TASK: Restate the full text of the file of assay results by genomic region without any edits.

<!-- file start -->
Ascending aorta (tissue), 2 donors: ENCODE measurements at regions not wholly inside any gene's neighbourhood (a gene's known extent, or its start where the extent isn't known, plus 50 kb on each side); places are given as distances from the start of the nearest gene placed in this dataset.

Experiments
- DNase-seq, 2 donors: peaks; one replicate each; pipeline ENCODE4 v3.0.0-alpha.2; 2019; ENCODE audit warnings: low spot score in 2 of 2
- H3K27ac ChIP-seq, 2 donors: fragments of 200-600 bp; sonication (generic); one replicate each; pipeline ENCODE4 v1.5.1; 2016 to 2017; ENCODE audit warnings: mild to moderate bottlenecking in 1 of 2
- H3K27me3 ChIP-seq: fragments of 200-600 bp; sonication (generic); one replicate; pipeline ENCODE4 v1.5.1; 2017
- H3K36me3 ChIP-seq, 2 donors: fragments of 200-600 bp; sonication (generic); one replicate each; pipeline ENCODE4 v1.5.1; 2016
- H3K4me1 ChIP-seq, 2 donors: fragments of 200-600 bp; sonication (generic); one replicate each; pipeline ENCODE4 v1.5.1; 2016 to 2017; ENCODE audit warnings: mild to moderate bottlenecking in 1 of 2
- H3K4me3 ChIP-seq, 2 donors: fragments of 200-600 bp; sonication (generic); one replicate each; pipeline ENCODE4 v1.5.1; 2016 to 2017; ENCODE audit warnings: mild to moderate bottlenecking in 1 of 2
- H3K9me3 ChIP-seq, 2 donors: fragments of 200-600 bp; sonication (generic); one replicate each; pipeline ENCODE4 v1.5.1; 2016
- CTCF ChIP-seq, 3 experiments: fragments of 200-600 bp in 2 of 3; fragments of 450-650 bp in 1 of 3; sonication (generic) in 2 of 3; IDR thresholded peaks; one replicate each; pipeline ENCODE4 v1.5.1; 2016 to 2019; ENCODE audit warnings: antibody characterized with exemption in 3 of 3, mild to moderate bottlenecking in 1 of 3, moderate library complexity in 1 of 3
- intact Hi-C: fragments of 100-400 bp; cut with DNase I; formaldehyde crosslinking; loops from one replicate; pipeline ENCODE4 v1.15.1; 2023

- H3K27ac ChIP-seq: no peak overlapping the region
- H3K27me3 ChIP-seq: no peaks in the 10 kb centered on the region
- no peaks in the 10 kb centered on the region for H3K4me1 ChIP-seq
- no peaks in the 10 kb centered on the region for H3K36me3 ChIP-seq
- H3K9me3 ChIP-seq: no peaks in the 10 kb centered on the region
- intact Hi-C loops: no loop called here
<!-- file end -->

Ascending aorta (tissue), 2 donors: ENCODE measurements at regions not wholly inside any gene's neighbourhood (a gene's known extent, or its start where the extent isn't known, plus 50 kb on each side); places are given as distances from the start of the nearest gene placed in this dataset.

Experiments
- DNase-seq, 2 donors: peaks; one replicate each; pipeline ENCODE4 v3.0.0-alpha.2; 2019; ENCODE audit warnings: low spot score in 2 of 2
- H3K27ac ChIP-seq, 2 donors: fragments of 200-600 bp; sonication (generic); one replicate each; pipeline ENCODE4 v1.5.1; 2016 to 2017; ENCODE audit warnings: mild to moderate bottlenecking in 1 of 2
- H3K27me3 ChIP-seq: fragments of 200-600 bp; sonication (generic); one replicate; pipeline ENCODE4 v1.5.1; 2017
- H3K36me3 ChIP-seq, 2 donors: fragments of 200-600 bp; sonication (generic); one replicate each; pipeline ENCODE4 v1.5.1; 2016
- H3K4me1 ChIP-seq, 2 donors: fragments of 200-600 bp; sonication (generic); one replicate each; pipeline ENCODE4 v1.5.1; 2016 to 2017; ENCODE audit warnings: mild to moderate bottlenecking in 1 of 2
- H3K4me3 ChIP-seq, 2 donors: fragments of 200-600 bp; sonication (generic); one replicate each; pipeline ENCODE4 v1.5.1; 2016 to 2017; ENCODE audit warnings: mild to moderate bottlenecking in 1 of 2
- H3K9me3 ChIP-seq, 2 donors: fragments of 200-600 bp; sonication (generic); one replicate each; pipeline ENCODE4 v1.5.1; 2016
- CTCF ChIP-seq, 3 experiments: fragments of 200-600 bp in 2 of 3; fragments of 450-650 bp in 1 of 3; sonication (generic) in 2 of 3; IDR thresholded peaks; one replicate each; pipeline ENCODE4 v1.5.1; 2016 to 2019; ENCODE audit warnings: antibody characterized with exemption in 3 of 3, mild to moderate bottlenecking in 1 of 3, moderate library complexity in 1 of 3
- intact Hi-C: fragments of 100-400 bp; cut with DNase I; formaldehyde crosslinking; loops from one replicate; pipeline ENCODE4 v1.15.1; 2023

- H3K27ac ChIP-seq: no peak overlapping the region
- H3K27me3 ChIP-seq: no peaks in the 10 kb centered on the region
- no peaks in the 10 kb centered on the region for H3K4me1 ChIP-seq
- no peaks in the 10 kb centered on the region for H3K36me3 ChIP-seq
- H3K9me3 ChIP-seq: no peaks in the 10 kb centered on the region
- intact Hi-C loops: no loop called here